Because glass lizards don’t have arms, legs or hands, a male holds on to a female by placing his mouth on her neck and biting down. Potentially, he could injure her in doing so, but for the most part the marks he leaves are superficial. Once she sheds her skin, they are all gone.
Glass lizards are solitary in the wild, but they can be found together during breeding season. Robin introduced them when their behaviors indicated they we ready. Instead of removing the male quickly—as she had done in years past—she kept them together for an extended period.
Our team observed them closely every day for any behavioral changes. They also checked the female’s neck for any bite marks—a sure sign of a breeding attempt. Once Robin saw the marks, she removed the male and gave the female some alone time. If she did not lay eggs, Robin brought the male back to try again.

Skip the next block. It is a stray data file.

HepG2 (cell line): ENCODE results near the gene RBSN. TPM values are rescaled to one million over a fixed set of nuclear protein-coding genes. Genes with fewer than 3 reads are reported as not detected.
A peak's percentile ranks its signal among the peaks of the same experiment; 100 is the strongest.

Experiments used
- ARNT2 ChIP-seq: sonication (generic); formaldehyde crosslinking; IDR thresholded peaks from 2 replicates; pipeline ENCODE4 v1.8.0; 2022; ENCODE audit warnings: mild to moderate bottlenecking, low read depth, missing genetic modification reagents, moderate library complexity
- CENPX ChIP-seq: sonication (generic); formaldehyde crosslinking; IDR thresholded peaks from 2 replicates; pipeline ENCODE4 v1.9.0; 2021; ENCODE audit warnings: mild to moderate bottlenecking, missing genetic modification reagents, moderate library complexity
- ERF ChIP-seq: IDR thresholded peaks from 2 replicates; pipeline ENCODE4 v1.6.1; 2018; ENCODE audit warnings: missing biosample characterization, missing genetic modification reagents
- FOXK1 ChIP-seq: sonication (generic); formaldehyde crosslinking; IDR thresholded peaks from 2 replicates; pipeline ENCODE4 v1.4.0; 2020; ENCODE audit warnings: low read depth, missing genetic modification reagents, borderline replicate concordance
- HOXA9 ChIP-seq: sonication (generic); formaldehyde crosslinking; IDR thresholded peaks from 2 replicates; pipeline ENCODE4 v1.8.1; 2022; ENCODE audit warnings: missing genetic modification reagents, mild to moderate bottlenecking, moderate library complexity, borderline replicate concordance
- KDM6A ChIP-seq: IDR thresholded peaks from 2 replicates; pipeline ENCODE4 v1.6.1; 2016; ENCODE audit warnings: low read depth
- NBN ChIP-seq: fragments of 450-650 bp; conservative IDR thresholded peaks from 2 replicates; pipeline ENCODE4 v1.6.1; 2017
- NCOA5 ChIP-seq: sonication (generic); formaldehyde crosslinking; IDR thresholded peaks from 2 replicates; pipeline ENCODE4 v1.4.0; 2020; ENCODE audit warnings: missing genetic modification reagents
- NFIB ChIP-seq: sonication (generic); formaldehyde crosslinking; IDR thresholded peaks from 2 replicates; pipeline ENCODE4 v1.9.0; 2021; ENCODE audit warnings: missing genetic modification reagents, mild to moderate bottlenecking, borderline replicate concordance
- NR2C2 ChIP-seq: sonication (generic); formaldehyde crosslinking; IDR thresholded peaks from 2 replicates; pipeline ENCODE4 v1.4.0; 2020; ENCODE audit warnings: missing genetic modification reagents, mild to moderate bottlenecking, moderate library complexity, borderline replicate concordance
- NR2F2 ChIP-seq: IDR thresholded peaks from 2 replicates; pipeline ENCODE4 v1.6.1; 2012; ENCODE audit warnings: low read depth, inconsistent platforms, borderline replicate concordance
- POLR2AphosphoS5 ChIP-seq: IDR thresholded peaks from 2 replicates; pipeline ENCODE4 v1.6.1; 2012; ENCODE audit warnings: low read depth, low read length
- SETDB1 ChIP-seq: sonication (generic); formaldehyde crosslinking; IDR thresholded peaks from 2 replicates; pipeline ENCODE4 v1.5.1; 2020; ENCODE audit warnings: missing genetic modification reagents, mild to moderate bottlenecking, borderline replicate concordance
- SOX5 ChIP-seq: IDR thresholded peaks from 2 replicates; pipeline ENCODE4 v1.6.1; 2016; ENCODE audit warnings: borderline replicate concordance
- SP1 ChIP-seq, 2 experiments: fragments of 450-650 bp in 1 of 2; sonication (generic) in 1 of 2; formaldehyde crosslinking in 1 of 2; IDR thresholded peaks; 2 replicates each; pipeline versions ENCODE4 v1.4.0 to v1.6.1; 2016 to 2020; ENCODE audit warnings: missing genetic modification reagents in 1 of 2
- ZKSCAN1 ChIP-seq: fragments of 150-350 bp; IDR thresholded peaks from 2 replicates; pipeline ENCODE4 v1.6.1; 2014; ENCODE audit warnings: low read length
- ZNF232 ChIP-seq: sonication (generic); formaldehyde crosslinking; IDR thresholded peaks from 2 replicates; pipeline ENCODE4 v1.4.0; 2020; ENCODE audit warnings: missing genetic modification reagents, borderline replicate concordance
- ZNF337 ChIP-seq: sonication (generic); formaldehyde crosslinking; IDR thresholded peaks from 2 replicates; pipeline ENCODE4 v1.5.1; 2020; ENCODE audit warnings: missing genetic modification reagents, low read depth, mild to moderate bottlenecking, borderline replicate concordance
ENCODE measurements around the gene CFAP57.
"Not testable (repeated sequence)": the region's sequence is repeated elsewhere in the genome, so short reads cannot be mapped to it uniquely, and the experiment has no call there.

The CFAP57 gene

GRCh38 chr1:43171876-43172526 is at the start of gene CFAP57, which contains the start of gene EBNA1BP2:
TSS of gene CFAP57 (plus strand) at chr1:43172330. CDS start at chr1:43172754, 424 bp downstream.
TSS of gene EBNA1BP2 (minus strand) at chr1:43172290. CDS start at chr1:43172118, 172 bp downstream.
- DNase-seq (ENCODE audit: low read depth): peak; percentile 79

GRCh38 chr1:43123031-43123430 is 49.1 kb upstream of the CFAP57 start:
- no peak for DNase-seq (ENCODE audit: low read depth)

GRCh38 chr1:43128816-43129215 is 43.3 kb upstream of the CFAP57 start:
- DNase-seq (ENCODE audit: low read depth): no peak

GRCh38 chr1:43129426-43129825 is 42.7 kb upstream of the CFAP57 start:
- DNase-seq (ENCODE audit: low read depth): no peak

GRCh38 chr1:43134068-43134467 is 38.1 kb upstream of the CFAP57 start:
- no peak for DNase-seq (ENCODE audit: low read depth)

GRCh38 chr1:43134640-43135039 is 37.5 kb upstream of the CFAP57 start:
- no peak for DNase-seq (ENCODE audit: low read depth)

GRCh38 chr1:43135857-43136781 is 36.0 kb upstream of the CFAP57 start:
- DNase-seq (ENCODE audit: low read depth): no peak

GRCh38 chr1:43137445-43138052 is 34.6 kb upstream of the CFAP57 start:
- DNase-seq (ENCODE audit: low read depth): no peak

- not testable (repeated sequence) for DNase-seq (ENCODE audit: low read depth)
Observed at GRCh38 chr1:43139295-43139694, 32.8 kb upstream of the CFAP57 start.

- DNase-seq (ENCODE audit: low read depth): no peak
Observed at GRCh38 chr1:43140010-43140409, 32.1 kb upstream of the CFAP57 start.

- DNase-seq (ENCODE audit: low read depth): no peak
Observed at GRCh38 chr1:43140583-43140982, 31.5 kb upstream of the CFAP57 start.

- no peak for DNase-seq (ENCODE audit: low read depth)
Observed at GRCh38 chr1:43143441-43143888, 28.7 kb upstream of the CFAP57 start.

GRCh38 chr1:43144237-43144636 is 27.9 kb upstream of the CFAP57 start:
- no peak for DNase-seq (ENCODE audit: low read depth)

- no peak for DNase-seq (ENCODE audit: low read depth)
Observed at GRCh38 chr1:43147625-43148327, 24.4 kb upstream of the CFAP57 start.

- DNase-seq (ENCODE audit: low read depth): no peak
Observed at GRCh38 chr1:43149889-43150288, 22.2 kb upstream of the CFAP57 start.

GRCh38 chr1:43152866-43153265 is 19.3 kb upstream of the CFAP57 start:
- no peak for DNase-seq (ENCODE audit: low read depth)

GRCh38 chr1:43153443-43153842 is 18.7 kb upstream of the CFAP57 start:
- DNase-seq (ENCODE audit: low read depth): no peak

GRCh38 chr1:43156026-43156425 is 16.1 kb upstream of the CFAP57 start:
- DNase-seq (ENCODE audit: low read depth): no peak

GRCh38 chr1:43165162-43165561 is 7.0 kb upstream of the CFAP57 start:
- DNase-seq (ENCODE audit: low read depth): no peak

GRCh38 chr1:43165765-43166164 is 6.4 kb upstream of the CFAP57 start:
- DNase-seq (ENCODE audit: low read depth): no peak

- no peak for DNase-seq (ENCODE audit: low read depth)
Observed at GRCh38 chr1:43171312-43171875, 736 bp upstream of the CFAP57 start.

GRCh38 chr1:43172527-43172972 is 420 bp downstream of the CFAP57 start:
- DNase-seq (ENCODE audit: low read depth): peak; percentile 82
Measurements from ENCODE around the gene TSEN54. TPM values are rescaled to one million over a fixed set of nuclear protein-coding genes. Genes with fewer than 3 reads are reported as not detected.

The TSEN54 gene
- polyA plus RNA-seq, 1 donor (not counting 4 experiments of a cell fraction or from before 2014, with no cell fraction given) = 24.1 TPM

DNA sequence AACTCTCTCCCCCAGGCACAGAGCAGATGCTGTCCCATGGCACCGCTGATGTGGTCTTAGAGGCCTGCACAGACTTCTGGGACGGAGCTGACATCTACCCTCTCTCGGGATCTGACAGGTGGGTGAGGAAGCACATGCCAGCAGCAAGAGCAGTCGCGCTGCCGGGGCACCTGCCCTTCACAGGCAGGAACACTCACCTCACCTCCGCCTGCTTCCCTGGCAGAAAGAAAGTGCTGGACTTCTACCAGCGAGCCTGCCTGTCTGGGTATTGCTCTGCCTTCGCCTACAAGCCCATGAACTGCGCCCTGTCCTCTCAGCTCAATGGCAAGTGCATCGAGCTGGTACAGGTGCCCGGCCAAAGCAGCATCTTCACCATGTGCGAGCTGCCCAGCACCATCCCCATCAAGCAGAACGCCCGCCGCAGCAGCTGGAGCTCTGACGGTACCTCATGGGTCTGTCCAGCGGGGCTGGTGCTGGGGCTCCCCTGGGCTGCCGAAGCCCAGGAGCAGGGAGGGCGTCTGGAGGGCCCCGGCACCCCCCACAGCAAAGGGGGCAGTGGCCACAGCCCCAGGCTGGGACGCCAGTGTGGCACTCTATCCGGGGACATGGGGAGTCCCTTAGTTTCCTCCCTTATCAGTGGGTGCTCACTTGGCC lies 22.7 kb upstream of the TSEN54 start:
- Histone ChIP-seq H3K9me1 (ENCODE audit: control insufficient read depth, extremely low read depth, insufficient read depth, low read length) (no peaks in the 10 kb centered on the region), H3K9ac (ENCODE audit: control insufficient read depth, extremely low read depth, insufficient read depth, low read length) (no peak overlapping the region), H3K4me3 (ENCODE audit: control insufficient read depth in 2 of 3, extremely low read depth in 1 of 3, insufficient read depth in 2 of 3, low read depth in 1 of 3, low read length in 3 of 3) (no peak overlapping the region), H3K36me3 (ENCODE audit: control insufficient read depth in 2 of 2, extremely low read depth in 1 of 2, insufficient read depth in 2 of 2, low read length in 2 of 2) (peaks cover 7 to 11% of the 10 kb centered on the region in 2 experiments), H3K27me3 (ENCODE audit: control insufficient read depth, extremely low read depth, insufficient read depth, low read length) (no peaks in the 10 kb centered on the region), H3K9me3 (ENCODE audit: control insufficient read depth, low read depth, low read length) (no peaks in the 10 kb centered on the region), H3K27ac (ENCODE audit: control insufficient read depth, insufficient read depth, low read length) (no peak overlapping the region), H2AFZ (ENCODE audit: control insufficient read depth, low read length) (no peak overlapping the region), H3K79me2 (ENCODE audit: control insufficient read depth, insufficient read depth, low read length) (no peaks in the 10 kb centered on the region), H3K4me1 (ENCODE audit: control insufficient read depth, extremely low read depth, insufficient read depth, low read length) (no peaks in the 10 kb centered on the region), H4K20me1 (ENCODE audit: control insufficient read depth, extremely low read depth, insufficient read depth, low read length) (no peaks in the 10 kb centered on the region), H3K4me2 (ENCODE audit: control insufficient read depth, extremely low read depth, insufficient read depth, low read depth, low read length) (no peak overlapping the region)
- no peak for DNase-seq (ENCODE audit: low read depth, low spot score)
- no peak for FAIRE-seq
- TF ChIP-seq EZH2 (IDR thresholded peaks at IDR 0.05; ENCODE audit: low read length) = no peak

During our rounds April 28, we saw that the female dug a nest in the soil and was wrapped around two soft and leathery eggs, guarding them. She picked a good spot—the male’s preferred hideaway, too—but she would not let him come near it. Male glass lizards do not play a role in incubating or raising the offspring, so the female was not willing to share her space. We placed him back in his bachelor pad.
Glass lizard eggs are about the size of a ping pong ball, but their shape is more oval than round. Because this female laid infertile eggs for the past two years, our first step was to candle them (shine a light into the egg) and look for signs of embryonic development, such as blood vessels. To our delight, that’s exactly what we saw!